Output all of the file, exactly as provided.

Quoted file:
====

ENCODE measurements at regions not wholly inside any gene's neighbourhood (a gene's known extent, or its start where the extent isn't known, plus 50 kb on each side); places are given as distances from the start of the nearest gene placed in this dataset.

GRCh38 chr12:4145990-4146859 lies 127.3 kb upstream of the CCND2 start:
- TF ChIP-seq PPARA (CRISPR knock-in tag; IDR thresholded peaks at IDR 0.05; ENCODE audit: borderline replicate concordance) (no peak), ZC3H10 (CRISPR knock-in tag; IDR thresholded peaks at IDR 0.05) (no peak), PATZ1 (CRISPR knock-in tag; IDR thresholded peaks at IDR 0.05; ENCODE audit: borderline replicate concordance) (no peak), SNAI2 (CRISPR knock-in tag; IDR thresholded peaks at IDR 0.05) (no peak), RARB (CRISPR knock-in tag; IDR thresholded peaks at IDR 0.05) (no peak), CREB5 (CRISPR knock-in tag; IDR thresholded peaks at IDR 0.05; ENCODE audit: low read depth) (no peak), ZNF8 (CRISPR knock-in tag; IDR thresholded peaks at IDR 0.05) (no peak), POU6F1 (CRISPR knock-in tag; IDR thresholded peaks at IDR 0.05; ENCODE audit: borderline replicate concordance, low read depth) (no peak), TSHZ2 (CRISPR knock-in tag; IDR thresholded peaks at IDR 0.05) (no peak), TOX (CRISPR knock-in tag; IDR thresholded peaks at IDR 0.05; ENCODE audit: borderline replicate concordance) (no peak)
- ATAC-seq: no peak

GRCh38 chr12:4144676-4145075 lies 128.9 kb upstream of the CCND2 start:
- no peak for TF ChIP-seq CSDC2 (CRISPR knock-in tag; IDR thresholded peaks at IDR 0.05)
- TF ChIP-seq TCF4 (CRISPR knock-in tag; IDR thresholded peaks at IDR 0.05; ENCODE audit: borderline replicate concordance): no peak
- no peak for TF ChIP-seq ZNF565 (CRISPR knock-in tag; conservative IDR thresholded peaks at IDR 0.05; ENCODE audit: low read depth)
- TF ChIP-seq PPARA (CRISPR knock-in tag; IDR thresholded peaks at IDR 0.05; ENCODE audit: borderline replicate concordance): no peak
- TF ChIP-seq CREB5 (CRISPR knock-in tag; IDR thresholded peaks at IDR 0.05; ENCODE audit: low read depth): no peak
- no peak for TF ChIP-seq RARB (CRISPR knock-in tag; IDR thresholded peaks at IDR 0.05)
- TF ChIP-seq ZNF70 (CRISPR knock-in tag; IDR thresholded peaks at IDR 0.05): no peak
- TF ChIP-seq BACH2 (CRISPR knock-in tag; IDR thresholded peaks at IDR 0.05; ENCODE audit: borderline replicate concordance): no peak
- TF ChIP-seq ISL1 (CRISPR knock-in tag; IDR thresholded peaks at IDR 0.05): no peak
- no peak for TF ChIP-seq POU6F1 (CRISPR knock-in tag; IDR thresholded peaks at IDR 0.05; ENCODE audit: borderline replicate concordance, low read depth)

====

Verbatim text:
ENCODE measurements at regions not wholly inside any gene's neighbourhood (a gene's known extent, or its start where the extent isn't known, plus 50 kb on each side); places are given as distances from the start of the nearest gene placed in this dataset.

GRCh38 chr12:4145990-4146859 lies 127.3 kb upstream of the CCND2 start:
- TF ChIP-seq PPARA (CRISPR knock-in tag; IDR thresholded peaks at IDR 0.05; ENCODE audit: borderline replicate concordance) (no peak), ZC3H10 (CRISPR knock-in tag; IDR thresholded peaks at IDR 0.05) (no peak), PATZ1 (CRISPR knock-in tag; IDR thresholded peaks at IDR 0.05; ENCODE audit: borderline replicate concordance) (no peak), SNAI2 (CRISPR knock-in tag; IDR thresholded peaks at IDR 0.05) (no peak), RARB (CRISPR knock-in tag; IDR thresholded peaks at IDR 0.05) (no peak), CREB5 (CRISPR knock-in tag; IDR thresholded peaks at IDR 0.05; ENCODE audit: low read depth) (no peak), ZNF8 (CRISPR knock-in tag; IDR thresholded peaks at IDR 0.05) (no peak), POU6F1 (CRISPR knock-in tag; IDR thresholded peaks at IDR 0.05; ENCODE audit: borderline replicate concordance, low read depth) (no peak), TSHZ2 (CRISPR knock-in tag; IDR thresholded peaks at IDR 0.05) (no peak), TOX (CRISPR knock-in tag; IDR thresholded peaks at IDR 0.05; ENCODE audit: borderline replicate concordance) (no peak)
- ATAC-seq: no peak

GRCh38 chr12:4144676-4145075 lies 128.9 kb upstream of the CCND2 start:
- no peak for TF ChIP-seq CSDC2 (CRISPR knock-in tag; IDR thresholded peaks at IDR 0.05)
- TF ChIP-seq TCF4 (CRISPR knock-in tag; IDR thresholded peaks at IDR 0.05; ENCODE audit: borderline replicate concordance): no peak
- no peak for TF ChIP-seq ZNF565 (CRISPR knock-in tag; conservative IDR thresholded peaks at IDR 0.05; ENCODE audit: low read depth)
- TF ChIP-seq PPARA (CRISPR knock-in tag; IDR thresholded peaks at IDR 0.05; ENCODE audit: borderline replicate concordance): no peak
- TF ChIP-seq CREB5 (CRISPR knock-in tag; IDR thresholded peaks at IDR 0.05; ENCODE audit: low read depth): no peak
- no peak for TF ChIP-seq RARB (CRISPR knock-in tag; IDR thresholded peaks at IDR 0.05)
- TF ChIP-seq ZNF70 (CRISPR knock-in tag; IDR thresholded peaks at IDR 0.05): no peak
- TF ChIP-seq BACH2 (CRISPR knock-in tag; IDR thresholded peaks at IDR 0.05; ENCODE audit: borderline replicate concordance): no peak
- TF ChIP-seq ISL1 (CRISPR knock-in tag; IDR thresholded peaks at IDR 0.05): no peak
- no peak for TF ChIP-seq POU6F1 (CRISPR knock-in tag; IDR thresholded peaks at IDR 0.05; ENCODE audit: borderline replicate concordance, low read depth)